No one expected the VOR to be as close as this. By the end of leg 2 over the weekend, the leading three boats were at the top on equal points.
With the change to a strict one design came the promise of close racing for the 2014/14 Volvo Ocean Race, but no one expected it to be so close as this. By the end of leg 2 over the weekend, the leading three boats were on equal points.
On Saturday Bowe Bekking’s Team Brunel won leg 2 from Cape Town to Abu Dhabi finishing just 16 minutes ahead of Dongfeng Racing Team after more than 23 days of racing on a leg that was 5,185 miles long. The Dutch team had finished third into Cape Town.
“It is a good feeling,” he said. “I’ve always said, it’s better to be lucky than good but we’ve been good this leg as well so it’s so nice to win this one because it could have been an easy leg to finish last. It’s just really nice to get the scores but the team did a fantastic job, we sailed the boat much better than in the first leg.”
The Franco/Chinese performance led by Charles Caudrelier is impressive for two reasons in particular, the first being his team’s consistency, they were second on the opening leg by a similarly close margin as Abu Dhabi took the opening leg win. The second is in combining inexperience with more decorated offshore sailors aboard a boat that has no space for passengers. At the start of the race few would have given this team odds on kicking off their campaign with this much speed.
But early success had raised hopes in this team. After the finish of the first leg several of the other competitors were talking of Dongfeng’s impressive speed. Several were trying to figure out how Caudrelier’s team was finding the pace and shortly before the start at least one had mentioned that they knew the Franco/Chinese secret. Yet Caudrelier seemed more disappointed at the end of Leg 2 than you might have expected. It seemed the boot was now on the other foot.
“Brunel have been much faster than us since a few days and we don’t know why,” he said. “We’re a bit disappointed because we did a good job to pass them, but they keep passing us. You have to do well, but you also have to be fast. If you’re not fast, it’s difficult to win a leg.
“We’re not so happy [about second]. We always want to improve, but for sure it’s good news for Dongfeng. We try to do the leg and try to improve it every leg. We showed that we can play the match with the best, and we’re proud of that.”
But when it came to disappointment Iain Walker did well to mask his as the team came third into the UAE finish. Setting out as race favourites Abu Dhabi had won the opening leg and had leg for a good chunk of Leg 2. Leading not their home port would have felt particularly sweet. Instead they were third having trailed Dongfeng by just 10 miles.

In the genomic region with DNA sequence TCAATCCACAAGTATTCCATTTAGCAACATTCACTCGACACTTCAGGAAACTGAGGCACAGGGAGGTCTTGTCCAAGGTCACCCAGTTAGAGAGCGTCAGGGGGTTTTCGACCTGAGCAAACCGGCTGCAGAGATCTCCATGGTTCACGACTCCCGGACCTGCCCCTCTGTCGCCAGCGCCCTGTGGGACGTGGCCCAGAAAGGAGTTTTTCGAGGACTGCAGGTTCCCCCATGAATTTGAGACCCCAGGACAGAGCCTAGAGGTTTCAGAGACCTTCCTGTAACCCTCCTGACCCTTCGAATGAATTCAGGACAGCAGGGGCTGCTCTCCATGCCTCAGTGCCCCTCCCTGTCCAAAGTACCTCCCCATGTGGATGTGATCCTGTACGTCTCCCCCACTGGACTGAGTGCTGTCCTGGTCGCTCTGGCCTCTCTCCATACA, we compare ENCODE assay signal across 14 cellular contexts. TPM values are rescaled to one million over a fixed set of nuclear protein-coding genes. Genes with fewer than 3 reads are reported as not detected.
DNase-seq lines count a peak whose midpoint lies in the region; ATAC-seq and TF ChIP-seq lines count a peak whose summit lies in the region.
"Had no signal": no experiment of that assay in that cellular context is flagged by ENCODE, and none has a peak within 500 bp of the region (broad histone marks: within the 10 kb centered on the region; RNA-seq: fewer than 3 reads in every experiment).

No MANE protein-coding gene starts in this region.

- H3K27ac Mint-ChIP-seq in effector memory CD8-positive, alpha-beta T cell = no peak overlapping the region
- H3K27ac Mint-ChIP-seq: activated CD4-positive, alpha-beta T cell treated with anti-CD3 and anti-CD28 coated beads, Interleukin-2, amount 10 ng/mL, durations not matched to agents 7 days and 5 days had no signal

Behind the podium places there was a bigger gap before Mapfre finished followed by Alvimedica and Team SCA.
The leg was one of high drama when Team Vestas Wind ran onto a reef leaving the crew shipwrecked in the Indian Ocean, 200 miles to the north east of Mauritius. While the team looks to ways of getting back into the race there would appear to be no chance of Nicholson’s team playing a competitive part in the race reducing the fleet to just six. (The Feb 15 issue of YW that is published early January carries a detailed report and analysis on how Vestas managed to be wrecked on the reef and what we can all learn from the mistake.)
But aside from the scores on the board and more evidence to suggest that this will be the closest Volvo Ocean Race for many years if not ever, there are a number of other issues that are becoming clear.
One is that there appears to be a split in the fleet between those that can and those that are playing catch up. The podium places so far are sailing in a different league to the other three and have once again stretched out well in front.
Having spent time talking to each of the crews in Cape Town at the end of leg 1 it was clear that there are some differences in how the teams are set up and how they divvy up the responsibilities now the total crew list is down to 8 (for the men). The more radical changes to the set up are aboard these leading three boats where the conventional approach of taking a skipper and navigator out of the watch has been abandoned – with eight crew handling a seriously powerful boat, when the breeze is up there is no spare capacity. On the top three boats almost everyone drives. At the end of the legs navigators have the blisters to prove it. As Simon Fisher (Sci-Fi) said to me after leg 1 as he raised his peeled and blistered hands, ‘this doesn’t happen on a laptop!’
Decisions need to be made more quickly and frequently on less data than before. In addition the close nature of the racing makes this more of an inshore race conducted day after day over thousands of miles. Those like Walker and Caudrelier were brought up on close one design racing. They have a clear advantage in being able to think on their feet and make judgments based on simple visualisations and gut feeling if required.
There are also differences in the way that the watch system operates aboard the boats. In the Jan 15 issue of YW we take a close look at the variety of approaches and the relationship between the key players.
And while the race is only two legs in plenty could change, it is starting to look possible that the in-port racing, that no longer counts for points, could become the deciding factor if there is a draw at the end of the race. That in itself will start to influence how teams plan their campaign from here on in.